Some of Teenage Engineering’s high-end design offerings sometimes seem made for design showcases as much as actual music making. But behold the CM-15: this is a gorgeous concept in an area that rarely sees genuinely new design. If it works as advertised, it seems like a new product category.
Microphones are in a funny state at the moment. A lot of the leading mics are designs from decades ago… some half a century or more, even. Then you have a whole new category of mobile and consumer mics, but some of these are, frankly, awful. Consumers do benefit from some low-cost versions of great mics. I have the terrific SD-1 from Universal Audio sitting next to me as I type this, and love it – it’s a return to classic studio engineering but affordable. But the design itself is still a studio mic.
And then there’s the usability of the mobile mics, which often are just the standard mics with a USB port instead of the XLR, or maybe both – even though that’s not what you want most of the time.
The promise of the CM-15 would be to make a great large-diaphragm condenser but also make it mobile. So it’s all in one, a portable studio microphone that’s also a preamp.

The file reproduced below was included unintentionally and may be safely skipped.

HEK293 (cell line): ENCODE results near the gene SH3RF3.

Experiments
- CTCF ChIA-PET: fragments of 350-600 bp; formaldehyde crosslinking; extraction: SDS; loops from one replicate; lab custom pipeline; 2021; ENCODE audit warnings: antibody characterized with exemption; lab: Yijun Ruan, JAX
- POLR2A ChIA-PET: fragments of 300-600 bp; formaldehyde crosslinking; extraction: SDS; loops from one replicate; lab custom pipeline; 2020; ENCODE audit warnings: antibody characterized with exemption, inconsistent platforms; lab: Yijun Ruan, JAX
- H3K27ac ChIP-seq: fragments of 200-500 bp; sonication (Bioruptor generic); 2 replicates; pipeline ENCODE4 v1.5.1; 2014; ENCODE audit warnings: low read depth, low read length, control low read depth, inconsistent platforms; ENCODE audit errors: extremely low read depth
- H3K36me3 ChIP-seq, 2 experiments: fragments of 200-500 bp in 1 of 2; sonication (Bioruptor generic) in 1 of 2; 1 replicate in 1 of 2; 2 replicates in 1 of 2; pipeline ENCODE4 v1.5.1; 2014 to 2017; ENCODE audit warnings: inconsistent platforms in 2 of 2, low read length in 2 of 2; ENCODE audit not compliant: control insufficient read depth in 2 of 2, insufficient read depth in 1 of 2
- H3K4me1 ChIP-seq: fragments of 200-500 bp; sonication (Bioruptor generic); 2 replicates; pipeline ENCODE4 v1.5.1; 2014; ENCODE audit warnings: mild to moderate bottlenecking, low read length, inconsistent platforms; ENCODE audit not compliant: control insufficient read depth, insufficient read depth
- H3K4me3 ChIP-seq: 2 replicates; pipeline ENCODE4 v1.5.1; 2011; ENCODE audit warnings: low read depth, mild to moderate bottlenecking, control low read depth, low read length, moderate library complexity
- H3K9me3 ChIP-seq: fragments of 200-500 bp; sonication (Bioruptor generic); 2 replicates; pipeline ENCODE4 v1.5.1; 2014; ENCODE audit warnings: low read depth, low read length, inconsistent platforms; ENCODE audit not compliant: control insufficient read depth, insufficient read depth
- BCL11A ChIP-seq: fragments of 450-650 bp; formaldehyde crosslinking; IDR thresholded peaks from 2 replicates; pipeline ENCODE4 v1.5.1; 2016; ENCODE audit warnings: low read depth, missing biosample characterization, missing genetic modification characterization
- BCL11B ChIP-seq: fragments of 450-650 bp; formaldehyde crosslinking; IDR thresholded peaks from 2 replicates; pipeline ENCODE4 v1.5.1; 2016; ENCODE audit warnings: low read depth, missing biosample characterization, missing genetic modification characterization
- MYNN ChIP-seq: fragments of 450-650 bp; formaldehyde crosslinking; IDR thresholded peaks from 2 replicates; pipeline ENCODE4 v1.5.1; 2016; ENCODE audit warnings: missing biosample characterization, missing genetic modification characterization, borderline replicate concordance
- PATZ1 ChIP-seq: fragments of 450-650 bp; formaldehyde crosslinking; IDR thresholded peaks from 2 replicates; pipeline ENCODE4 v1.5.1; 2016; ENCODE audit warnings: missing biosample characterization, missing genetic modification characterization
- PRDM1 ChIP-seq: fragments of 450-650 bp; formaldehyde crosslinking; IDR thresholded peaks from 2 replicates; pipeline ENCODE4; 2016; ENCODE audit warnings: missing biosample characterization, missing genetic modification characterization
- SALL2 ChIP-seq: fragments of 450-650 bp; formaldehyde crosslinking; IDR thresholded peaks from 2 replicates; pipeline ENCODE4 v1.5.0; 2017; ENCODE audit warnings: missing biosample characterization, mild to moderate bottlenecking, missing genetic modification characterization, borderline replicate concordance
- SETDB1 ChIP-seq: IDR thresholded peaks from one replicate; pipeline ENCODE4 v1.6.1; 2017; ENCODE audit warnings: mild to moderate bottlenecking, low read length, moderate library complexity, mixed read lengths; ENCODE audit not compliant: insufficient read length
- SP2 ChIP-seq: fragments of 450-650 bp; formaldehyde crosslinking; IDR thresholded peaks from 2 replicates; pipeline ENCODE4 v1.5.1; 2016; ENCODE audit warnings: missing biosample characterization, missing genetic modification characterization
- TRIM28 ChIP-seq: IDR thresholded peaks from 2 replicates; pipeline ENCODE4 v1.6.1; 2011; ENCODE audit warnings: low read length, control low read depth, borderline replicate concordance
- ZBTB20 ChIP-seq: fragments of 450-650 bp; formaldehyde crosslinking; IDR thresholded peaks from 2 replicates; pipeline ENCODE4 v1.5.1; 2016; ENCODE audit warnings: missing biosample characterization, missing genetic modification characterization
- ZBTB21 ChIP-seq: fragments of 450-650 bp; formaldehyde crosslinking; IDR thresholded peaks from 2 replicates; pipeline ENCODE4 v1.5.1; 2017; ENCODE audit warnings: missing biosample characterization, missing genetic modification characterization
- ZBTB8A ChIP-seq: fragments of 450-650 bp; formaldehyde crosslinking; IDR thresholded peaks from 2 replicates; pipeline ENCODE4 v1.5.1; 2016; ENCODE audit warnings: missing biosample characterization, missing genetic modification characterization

- 48v phantom-powered mini XLR
- Mic preamp operation
- 3.5mm line output
- USB audio interface
The mic itself is a super-cardioid polar pattern – so you get sounds from what you point it at (also a problem with a lot of the supposed mobile mics). They also promise “clear and transparent” sound with low self-noise and a high-quality converter. And there, let’s not even get started on how much crap is out on the market.
You can also power it three ways (and here’s where you’d definitely want to test noise):
- Phantom power
- Battery power (internal)
It will sit on a table without a separate stand – there’s one built in, and it’s mercifully not a round/tube design like so many mics. There’s also a stand adapter for use on any mic stand. And there’s a cute mini tripod stand, though that’s not in the box – you have to buy it separately.
The price for all of this is EUR 1199, coming this summer. That puts it in a class with some really high-end mics, so yeah, this is not a review and we’ll have to hear it in action and give it to some proper sound engineers to really judge it. But on paper, at least, there are some great – and overdue – ideas.